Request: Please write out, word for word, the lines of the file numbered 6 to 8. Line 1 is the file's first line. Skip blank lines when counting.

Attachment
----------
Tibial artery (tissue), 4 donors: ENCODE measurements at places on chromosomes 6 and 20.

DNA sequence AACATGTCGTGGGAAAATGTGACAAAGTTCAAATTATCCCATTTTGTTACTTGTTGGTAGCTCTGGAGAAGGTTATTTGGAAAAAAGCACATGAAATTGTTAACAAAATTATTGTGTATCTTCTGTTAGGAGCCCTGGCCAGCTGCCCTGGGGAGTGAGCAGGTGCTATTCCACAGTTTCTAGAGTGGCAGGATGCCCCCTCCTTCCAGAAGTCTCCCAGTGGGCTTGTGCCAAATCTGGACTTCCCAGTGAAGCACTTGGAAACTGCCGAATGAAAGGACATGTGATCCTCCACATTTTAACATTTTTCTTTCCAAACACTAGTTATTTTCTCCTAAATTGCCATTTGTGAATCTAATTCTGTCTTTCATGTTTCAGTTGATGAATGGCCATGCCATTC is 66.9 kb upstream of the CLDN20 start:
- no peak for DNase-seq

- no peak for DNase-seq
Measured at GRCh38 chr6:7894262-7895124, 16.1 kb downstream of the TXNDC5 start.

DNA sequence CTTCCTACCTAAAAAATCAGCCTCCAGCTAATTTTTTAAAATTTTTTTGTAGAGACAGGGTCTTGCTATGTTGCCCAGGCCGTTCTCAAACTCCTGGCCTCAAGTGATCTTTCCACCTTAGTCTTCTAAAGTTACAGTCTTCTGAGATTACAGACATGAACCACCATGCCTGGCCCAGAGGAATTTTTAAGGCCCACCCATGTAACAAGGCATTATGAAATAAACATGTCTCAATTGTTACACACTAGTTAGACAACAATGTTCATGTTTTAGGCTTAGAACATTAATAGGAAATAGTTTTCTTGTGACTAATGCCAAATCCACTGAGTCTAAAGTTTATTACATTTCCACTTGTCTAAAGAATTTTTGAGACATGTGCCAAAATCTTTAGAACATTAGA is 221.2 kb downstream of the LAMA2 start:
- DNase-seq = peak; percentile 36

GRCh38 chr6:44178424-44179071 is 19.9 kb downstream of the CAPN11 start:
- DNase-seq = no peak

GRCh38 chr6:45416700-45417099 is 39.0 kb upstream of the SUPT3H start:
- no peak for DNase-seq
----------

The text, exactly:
DNA sequence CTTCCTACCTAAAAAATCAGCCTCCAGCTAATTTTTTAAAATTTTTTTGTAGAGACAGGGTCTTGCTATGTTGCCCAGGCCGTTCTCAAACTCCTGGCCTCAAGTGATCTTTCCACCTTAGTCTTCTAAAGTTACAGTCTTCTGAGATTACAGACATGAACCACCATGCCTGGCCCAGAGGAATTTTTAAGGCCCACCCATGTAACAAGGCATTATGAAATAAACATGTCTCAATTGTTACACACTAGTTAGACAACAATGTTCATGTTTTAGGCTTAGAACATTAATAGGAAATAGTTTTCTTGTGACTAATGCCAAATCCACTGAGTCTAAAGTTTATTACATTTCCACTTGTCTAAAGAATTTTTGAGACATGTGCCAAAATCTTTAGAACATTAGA is 221.2 kb downstream of the LAMA2 start:
- DNase-seq = peak; percentile 36

GRCh38 chr6:44178424-44179071 is 19.9 kb downstream of the CAPN11 start: